Unit 3: Finances
Unit 5. Finances

Section 2. Clinic Finances

Independent Audits

An audit is a process for testing the accuracy and completeness of information presented in an organization's financial statements. Following an audit, the auditor will prepare a signed statement giving his or her opinion about the accuracy and honesty of the financial records. Funders often require that grant recipients undergo independent financial audits to ensure that an entity's financial statements are fairly stated according to generally accepted accounting principles and that the entity complied with laws.

Generally Accepted Accounting Principles
Every day, accountants make judgments about how to record business transactions. They often base their decisions on the financial objectives of the companies for which they work. Other times they turn to generally accepted accounting principles (GAAP) to steer their decisions.

GAAP are not a fixed set of rules. They are guidelines or, more precisely, a group of objectives and conventions that have evolved over time to govern how financial statements are prepared and presented. The Financial Accounting Standards Board, the American Institute of Certified Public Accountants, and the Securities and Exchange Commission provide guidance about acceptable accounting practices.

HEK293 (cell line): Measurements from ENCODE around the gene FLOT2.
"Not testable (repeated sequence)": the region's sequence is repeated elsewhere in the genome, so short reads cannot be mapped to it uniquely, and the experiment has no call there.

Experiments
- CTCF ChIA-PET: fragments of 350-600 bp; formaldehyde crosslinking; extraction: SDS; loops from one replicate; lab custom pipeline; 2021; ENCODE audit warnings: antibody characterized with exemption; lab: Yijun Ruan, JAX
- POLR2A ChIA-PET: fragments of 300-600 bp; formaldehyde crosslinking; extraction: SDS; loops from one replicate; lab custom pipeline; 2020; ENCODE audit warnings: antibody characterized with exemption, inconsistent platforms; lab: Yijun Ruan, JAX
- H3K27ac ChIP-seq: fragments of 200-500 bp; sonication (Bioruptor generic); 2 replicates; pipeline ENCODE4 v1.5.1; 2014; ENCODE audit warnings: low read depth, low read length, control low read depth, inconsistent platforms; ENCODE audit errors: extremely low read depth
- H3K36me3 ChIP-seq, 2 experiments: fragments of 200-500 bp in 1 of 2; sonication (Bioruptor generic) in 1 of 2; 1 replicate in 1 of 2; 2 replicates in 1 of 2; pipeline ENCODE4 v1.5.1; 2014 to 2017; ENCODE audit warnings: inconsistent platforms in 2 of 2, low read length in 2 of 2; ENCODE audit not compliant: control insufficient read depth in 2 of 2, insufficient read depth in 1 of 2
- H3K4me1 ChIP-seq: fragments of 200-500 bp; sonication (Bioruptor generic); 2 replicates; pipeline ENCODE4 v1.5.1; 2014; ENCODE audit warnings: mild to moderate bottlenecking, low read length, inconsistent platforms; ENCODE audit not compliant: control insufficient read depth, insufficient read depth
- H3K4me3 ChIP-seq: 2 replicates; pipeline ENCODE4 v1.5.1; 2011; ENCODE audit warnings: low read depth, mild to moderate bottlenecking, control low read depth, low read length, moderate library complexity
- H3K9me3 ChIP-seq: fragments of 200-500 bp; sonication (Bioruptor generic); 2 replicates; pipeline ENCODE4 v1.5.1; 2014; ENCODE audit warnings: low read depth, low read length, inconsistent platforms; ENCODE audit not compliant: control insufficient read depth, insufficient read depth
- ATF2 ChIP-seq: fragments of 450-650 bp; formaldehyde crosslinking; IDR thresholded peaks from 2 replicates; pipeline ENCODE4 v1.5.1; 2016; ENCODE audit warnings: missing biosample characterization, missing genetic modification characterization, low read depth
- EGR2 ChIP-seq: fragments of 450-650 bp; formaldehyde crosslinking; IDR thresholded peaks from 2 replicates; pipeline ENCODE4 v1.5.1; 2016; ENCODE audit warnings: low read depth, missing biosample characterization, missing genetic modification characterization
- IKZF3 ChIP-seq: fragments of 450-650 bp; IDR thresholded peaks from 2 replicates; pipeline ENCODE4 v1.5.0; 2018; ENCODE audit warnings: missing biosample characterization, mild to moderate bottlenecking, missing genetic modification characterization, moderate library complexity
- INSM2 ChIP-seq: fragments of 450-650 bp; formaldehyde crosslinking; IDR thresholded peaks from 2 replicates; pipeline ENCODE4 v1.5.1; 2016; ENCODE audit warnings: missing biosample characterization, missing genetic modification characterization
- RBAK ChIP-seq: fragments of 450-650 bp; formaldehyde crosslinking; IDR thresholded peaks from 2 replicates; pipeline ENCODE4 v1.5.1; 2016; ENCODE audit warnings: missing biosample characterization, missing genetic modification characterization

CPAs routinely audit companies to determine if their financial statements are prepared according to GAAP. These audit findings are typically included with companies' financial statements.

Banks and finance companies often require that their clients use GAAP or have audited financial statements. Investors who are accustomed to using financial information prepared according to GAAP might balk if your statements don't meet their expectations.

Some nonprofits are legally required to obtain audits. Many states require an audit for nonprofits that receive contributions over a specified amount (the amount varies from state to state) or nonprofits that hire a paid fundraiser. Contact the secretary of state or office of the attorney general for regulations in those states where you raise money. In addition, nonprofits that receive $25,000 or more in direct or pass-through federal funding during a single fiscal year are usually required to have an audit.

Single audit reports determine whether federal monies were spent properly and describe significant audit findings. For information about federal audit requirements, see Federal Law Audit Requirements from the National Council of Nonprofits.